Navy veteran, 101, recalls Pearl Harbor attack
U.S. Navy Seaman 1st Class David Russell sought refuge below deck on the USS Oklahoma when Japanese bombs began falling on Pearl Harbor on Dec. 7, 1941.
But a split-second decision changed his mind, and likely saved his life.
“I thought, ‘What am I doing down here?’ I was trained to be an anti-aircraft loader,” says Russell, now 101. “I went topside. By the time I went topside, the ship was almost ready to capsize.”
Russell plans to return to Pearl Harbor on Tuesday for a ceremony in remembrance of those who died. The event marks the 80th anniversary of the attack that launched the U.S. into World War II.
The Oklahoma lost 429 sailors and Marines, the second greatest death toll that day after the USS Arizona’s 1,177. Altogether more than 2,300 American troops were killed.
Russell will join about 30 survivors of Pearl Harbor and 100 other veterans from the war expected at the remembrance. They’ll observe a moment of silence at 7:55 a.m., the minute the attack began.
Last year, survivors – who are in their late 90s or older – stayed home due to the coronavirus pandemic and watched a livestream of the event instead.
Russell is traveling to Hawaii with the Best Defense Foundation, a nonprofit founded by former NFL Linebacker Donnie Edwards that helps World War II veterans revisit their old battlefields.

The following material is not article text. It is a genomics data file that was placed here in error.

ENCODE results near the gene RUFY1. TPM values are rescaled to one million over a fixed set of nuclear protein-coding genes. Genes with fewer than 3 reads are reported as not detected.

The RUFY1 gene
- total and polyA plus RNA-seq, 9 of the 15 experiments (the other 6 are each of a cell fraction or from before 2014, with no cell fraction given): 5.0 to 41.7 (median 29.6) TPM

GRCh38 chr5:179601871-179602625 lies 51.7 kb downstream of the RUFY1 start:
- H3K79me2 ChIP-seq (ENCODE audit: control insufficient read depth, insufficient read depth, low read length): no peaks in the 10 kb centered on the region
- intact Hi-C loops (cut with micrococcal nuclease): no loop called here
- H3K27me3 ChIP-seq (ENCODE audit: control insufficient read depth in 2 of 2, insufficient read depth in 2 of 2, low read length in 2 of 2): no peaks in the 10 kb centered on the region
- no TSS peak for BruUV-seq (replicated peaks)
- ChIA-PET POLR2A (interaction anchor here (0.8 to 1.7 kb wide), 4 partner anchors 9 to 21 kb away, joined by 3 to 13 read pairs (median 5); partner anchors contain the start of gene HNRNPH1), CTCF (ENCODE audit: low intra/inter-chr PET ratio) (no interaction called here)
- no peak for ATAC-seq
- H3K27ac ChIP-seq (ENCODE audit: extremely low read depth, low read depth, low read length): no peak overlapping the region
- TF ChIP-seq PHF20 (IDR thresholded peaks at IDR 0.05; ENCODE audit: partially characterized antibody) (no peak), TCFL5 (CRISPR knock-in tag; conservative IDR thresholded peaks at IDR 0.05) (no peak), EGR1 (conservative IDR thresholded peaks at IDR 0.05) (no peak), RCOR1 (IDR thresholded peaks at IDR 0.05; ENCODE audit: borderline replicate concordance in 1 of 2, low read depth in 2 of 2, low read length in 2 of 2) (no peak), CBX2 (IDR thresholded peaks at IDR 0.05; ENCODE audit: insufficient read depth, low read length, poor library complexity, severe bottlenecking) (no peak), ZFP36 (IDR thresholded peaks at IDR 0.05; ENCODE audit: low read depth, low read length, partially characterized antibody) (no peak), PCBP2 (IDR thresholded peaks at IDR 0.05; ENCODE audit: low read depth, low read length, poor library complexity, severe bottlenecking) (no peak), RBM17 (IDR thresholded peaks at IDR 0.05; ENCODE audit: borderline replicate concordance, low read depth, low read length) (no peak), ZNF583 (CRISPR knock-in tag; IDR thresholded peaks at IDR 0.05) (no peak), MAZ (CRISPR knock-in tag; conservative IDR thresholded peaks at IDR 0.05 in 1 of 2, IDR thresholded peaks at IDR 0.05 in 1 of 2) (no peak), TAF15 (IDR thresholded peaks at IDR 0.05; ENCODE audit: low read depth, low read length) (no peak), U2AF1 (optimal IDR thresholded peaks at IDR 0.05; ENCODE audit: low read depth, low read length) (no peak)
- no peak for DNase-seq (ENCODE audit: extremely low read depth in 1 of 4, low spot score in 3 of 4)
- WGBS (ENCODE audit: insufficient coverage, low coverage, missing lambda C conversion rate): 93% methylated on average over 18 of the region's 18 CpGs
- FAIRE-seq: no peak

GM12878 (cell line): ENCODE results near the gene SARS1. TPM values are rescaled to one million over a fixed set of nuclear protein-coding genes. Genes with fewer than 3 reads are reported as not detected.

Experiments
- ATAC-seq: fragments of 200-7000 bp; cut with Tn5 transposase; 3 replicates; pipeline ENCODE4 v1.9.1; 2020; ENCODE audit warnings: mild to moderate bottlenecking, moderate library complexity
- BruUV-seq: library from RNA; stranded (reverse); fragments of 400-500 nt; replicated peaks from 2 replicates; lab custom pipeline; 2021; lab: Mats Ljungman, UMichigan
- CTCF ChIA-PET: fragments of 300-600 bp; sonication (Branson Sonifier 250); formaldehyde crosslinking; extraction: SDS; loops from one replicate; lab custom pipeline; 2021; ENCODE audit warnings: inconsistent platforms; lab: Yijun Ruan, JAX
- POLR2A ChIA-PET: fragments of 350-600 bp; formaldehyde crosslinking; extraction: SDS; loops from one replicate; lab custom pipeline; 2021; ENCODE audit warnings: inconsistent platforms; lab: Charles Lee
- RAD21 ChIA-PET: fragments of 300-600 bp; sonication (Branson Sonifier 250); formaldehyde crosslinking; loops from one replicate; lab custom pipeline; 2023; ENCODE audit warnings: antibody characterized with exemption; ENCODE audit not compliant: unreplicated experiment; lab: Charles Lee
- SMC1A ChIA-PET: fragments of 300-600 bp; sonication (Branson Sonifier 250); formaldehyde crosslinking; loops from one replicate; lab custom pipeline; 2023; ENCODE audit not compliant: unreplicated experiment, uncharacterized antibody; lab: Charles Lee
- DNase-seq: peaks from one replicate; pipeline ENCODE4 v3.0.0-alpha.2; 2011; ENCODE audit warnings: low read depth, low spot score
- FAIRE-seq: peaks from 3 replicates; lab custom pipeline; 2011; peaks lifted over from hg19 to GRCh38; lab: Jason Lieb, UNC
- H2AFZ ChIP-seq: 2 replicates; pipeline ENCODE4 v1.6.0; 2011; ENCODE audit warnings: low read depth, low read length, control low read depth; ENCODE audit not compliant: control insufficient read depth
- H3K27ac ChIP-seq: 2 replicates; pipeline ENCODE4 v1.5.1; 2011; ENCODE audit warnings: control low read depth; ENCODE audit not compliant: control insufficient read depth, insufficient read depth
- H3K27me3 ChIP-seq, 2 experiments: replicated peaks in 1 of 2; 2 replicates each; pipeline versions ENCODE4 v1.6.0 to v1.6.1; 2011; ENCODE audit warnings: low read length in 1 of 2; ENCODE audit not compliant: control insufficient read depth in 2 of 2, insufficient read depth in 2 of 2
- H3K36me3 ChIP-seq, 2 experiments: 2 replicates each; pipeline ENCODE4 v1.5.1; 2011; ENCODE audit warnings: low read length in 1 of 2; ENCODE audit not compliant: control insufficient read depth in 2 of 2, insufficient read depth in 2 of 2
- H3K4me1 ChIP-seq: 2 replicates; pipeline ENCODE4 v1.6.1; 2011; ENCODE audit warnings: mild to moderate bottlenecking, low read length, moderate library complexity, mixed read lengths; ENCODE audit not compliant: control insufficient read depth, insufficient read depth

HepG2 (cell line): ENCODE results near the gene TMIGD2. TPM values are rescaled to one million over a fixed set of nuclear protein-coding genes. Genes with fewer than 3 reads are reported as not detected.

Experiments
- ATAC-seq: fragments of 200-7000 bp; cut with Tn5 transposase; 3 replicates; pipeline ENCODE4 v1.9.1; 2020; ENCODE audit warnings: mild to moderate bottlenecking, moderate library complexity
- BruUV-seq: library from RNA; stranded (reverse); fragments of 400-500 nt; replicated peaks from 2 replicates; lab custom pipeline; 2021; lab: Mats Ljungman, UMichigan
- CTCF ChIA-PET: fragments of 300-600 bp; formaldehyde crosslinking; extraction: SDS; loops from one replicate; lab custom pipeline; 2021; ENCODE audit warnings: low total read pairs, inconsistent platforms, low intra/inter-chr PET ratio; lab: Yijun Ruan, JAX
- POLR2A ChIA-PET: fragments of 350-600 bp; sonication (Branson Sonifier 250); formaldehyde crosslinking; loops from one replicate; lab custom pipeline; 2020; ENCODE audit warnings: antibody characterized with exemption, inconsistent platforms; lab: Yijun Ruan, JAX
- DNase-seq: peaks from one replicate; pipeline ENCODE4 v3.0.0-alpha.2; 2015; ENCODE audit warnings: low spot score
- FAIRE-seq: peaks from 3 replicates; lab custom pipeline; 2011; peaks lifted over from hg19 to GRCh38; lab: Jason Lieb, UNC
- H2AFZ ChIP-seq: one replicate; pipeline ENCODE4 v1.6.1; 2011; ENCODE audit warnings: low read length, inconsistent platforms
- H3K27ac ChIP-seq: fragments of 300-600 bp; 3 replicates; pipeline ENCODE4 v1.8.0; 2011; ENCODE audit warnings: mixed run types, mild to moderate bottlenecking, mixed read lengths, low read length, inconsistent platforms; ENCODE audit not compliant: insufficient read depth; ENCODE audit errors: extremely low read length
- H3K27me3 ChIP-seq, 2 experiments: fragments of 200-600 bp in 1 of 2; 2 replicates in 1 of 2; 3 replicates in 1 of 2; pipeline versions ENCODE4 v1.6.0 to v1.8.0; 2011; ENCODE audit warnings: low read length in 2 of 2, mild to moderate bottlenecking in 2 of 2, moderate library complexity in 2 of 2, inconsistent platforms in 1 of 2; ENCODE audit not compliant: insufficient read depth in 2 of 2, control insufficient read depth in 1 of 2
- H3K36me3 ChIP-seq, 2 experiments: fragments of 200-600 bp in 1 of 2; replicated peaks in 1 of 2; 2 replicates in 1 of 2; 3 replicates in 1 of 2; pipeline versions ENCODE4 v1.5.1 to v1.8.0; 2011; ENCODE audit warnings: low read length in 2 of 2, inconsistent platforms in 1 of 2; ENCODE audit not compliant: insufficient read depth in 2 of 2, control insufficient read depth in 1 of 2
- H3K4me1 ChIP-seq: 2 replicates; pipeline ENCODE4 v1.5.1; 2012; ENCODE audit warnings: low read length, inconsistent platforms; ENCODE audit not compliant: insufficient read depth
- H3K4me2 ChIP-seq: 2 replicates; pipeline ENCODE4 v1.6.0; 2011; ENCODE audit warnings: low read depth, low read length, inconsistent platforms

Eighty years ago, Russell had to clamber over and around toppled lockers while the battleship slowly rolled over.
Once he got to the main deck, he crawled over the ship’s side and and jumped to a rope hanging from the Maryland and escaped to the battleship without injury.
He then helped pass ammunition to the Maryland’s anti-aircraft guns.
After the battle, he and two others went to an administrative center on Ford Island seeking a bathroom.
“I went inside and that’s where most of the, uh, men that were burnt, they were laying alongside the wall there,” he recalls. “You feel for those guys but I couldn’t do anything. You just light their cigarettes for them and let them puff their cigarettes.”
In the first two days after the bombing, a civilian crew from the Pearl Harbor Naval Shipyard rescued 32 men trapped inside the Oklahoma by cutting holes in its hull. But many others perished.
Russell still thinks about the terrible things he saw, especially at night.
“When I was in the VA Hospital there in San Francisco, they said, ‘We want you to talk about World War II’ and I says, ‘When we talk about it, people don’t believe us. They just walk away,'” he says.
Russell remained in the Navy until retiring in 1960. He worked at Air Force bases for the next 20 years and retired for good in 1980.
His wife, Violet, passed away 22 years ago, and he now lives alone in Albany, Oregon.
He still drives and has breakfast many times a week at the American Legion post there, where he shares World War II stories with other veterans from more recent U.S. wars.
He says he is happy to share because “now, people want to know more about it so we’re trying to talk about it.”
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